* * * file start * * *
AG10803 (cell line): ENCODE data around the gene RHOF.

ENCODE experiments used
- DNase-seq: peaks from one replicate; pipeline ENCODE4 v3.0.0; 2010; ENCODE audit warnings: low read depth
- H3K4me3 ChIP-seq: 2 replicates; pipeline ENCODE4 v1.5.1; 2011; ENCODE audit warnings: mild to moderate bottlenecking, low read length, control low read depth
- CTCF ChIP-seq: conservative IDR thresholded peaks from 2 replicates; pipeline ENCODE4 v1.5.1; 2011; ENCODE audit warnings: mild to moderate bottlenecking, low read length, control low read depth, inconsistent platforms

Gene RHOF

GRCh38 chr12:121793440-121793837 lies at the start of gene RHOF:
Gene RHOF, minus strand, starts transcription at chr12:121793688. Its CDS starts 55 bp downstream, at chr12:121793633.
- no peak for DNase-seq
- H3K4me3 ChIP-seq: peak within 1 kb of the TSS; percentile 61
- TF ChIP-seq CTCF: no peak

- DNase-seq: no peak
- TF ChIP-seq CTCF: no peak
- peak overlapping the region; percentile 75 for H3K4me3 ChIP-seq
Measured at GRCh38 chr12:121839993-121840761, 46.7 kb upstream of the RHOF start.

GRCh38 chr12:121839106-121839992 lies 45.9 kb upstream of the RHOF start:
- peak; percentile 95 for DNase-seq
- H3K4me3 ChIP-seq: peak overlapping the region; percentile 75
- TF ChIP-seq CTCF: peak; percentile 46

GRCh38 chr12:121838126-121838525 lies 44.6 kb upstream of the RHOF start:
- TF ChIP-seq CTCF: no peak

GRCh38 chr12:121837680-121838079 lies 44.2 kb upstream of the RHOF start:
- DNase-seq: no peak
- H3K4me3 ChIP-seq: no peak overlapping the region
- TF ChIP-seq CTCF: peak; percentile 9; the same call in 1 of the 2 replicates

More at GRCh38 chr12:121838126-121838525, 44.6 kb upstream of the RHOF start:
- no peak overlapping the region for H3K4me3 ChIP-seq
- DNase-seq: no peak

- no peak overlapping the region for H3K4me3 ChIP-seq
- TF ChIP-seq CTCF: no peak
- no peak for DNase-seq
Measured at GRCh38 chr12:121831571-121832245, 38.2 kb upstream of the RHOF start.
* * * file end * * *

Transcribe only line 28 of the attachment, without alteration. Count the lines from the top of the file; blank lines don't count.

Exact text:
- DNase-seq: no peak